will confirm by early December which eligible teams are deemed qualified to
participate in the selection series.

At least four teams will advance from the selection series to compete in
the Red Bull Youth America's Cup. The total number of teams competing in
September will depend on how acceptable entrants are received through the
other two channels. Full report:

Red Bull Youth America's Cup Event Notice and Request for Application:

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When the 20 solo skippers start the Vendee Globe on November 10 in Les
Sables d'Olonne (France), their biggest enemy as the race around the world
are the things that they cannot see and cannot predict. Among the unknown
entities that inhabit the oceans are whales and containers.

Whales can hear the propellers of motorised boats and so move out of their
way but they cannot hear the 60ft grand prix racing yachts as they silently
rocket through that water at 20-30 knots and therefore don't move to avoid
their path. Of course, it is a tragedy when a sailing yacht at speed hits a
whale because invariably it is the whale that ends up worse off.

"It is always regrettable when a boat hits a whale. The ocean is the
whale's home. I understand that they live in the ocean and there is nothing
that we can do but, for me, containers are a real problem. There is no
legislation about containers. They shouldn't be there but there is no rules
to prevent them being there. I really don't like them." Said 2004 Vendee
Globe winner, Vincent Riou.

The containers are sized anywhere between 20ft to 45 ft long and 8 ft high.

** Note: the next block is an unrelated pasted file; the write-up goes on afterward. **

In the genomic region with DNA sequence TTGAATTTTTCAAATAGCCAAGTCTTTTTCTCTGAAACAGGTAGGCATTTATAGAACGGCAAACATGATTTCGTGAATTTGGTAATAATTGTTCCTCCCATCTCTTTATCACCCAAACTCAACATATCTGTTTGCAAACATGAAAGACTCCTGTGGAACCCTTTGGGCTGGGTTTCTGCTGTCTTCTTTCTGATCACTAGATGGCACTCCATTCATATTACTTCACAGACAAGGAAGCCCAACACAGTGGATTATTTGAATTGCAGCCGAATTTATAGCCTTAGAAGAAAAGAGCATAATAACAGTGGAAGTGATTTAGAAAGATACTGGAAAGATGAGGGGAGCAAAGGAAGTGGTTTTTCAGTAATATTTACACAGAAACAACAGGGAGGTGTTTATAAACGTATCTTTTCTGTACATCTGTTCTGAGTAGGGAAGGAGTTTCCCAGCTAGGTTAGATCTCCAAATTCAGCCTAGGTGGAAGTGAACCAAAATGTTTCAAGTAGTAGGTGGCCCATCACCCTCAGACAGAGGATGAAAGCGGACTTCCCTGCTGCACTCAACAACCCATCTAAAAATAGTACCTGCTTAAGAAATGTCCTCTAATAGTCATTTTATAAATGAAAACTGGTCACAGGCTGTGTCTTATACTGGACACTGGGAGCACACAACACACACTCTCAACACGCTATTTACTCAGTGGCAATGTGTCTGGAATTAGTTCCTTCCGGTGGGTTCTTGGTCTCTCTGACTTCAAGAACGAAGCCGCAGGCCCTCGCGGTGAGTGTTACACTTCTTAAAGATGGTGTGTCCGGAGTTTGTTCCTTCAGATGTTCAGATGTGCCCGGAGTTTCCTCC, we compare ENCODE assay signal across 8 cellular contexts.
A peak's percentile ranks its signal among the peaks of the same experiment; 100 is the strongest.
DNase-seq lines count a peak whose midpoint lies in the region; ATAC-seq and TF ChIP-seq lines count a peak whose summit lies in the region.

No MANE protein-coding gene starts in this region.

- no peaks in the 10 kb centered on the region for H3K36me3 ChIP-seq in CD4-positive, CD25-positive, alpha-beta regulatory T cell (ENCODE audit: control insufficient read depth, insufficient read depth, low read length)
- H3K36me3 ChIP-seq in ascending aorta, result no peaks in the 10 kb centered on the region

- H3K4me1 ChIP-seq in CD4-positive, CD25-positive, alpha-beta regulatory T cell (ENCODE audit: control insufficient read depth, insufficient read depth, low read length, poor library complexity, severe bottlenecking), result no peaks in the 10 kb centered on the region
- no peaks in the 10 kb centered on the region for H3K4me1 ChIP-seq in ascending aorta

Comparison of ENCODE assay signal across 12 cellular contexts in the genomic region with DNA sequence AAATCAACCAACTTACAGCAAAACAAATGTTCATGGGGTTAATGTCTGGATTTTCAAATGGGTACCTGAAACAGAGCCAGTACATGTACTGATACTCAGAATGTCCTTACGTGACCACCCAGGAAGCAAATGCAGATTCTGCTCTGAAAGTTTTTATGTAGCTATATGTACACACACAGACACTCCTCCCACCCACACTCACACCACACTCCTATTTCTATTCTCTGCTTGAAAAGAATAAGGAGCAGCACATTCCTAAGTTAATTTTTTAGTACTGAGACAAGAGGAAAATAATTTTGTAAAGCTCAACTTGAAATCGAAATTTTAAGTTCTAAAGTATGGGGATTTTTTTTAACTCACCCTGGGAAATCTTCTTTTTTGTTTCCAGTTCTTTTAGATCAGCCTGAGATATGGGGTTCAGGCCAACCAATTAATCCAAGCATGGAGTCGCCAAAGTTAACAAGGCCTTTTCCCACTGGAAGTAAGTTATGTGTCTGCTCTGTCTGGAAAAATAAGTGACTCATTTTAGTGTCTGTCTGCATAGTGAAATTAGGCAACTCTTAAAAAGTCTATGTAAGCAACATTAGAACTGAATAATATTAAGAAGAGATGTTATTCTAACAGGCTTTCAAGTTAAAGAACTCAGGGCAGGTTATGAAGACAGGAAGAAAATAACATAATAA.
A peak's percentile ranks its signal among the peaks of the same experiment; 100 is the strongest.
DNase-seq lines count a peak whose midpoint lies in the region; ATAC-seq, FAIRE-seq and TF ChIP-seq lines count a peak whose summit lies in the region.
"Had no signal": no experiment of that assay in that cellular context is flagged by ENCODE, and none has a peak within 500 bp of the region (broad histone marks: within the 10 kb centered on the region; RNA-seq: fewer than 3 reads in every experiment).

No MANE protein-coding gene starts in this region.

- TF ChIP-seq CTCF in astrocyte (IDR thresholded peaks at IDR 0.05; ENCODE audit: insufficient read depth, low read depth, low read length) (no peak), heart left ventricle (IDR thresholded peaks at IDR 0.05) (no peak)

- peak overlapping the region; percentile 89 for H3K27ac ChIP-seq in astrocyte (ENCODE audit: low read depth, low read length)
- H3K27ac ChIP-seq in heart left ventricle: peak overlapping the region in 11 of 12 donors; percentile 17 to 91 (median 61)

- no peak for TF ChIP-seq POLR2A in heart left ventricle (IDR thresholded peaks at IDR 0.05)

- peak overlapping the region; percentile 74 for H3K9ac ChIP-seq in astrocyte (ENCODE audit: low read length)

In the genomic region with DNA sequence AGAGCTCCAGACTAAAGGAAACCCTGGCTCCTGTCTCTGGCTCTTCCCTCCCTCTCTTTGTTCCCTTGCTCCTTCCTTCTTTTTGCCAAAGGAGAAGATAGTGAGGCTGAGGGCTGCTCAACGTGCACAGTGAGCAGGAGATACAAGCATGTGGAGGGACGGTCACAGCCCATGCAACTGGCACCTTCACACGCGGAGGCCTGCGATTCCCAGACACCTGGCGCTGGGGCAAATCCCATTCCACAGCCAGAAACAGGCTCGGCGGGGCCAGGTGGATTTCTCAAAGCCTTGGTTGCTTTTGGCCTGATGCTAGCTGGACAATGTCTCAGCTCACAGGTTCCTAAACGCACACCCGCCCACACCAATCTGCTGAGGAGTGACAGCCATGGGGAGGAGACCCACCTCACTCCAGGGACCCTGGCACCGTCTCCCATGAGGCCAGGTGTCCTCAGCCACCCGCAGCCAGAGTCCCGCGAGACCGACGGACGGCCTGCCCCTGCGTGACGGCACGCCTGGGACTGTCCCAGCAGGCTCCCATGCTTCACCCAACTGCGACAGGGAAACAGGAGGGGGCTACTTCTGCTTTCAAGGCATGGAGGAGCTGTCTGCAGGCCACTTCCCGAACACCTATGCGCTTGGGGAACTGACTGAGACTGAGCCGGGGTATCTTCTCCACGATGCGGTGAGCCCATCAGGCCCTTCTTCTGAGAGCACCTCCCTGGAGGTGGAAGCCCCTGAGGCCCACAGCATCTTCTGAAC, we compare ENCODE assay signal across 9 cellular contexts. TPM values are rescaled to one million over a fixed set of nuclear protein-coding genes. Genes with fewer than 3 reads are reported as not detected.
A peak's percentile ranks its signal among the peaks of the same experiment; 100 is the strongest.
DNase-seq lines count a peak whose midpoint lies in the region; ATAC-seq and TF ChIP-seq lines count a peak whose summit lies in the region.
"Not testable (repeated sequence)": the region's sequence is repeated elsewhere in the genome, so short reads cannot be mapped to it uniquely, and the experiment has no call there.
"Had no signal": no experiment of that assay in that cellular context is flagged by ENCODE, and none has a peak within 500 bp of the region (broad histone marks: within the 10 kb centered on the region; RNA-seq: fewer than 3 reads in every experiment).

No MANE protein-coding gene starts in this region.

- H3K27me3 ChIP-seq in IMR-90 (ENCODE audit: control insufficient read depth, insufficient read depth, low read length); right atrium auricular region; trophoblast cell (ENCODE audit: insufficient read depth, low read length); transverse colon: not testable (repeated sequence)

Occasionally, if the ship is caught in very bad weather the containers are
lost at sea and are never recovered. Instead they float ad infinitum in the
water. They present an enormous risk to the skippers and boats because to
sail into a 40ft container at 20 plus knots could cause serious damage.

Larger ships have sonar devices that enable them to track 200 metres in
front of their bow and so can be used to warn the captain of any potential
collision. However, according to Vincent Riou, sonar is not a practical
solution for the 60 ft yachts in the Vendee Globe sailing fleet.

"We did some research with an institute in France on a sonar system but it
is not practical because it is half the weight of the whole boat and it
uses lots of power. It needs a lot of energy and the boat is very fast and
so to use sonar to predict 200m ahead of the boat when you are travelling
at 20 knots you need a very powerful system and it's impossible to find one
that is not too heavy. You have to be realistic these kind of devices are
so impractical we are not going to install them and so we can't even
consider them. It's too heavy and it uses too much power." -- Full story:

* Representatives of 30 regatta organizers and Member National Authorities
came together in St. Maarten last week to hold the Caribbean Sailing
Association Annual General Meeting and Caribbean Regatta Organizers
Conference. The gathering of key stakeholders around the Caribbean
discussed management of the CSA Rating Rule, sponsor management,
relationships with tourism authorities, the Caribbean Racing Calendar, and
marketing challenges for individual events alongside the strategy of the
CSA. Olympic medalist and match racing champion Peter Holmberg (USVI) was
elected president of the CSA. -- Full report:

* La Rochelle, France (October 29, 2012) - Following two buoy races and one
inshore race on Sunday at the 32nd edition of Student Yachting World Cup,
the 14 international teams completed three more buoy races today. Leader
Dalhousie University (CAN) posted a 8-1-6 to maintain their lead, holding a
four point advantage over U C Dublin (IRL). Racing in the 31-foot
one-design Grand Surprise continues through November 2. --

* At the Canadian Yachting Association's annual general meeting on October
27, a resolution was approved to change the organization's name to Sail
Canada / Voile Canada, a move that brings the 81 year old entity in line
with most of the other Canadian national governing bodies in the sport. The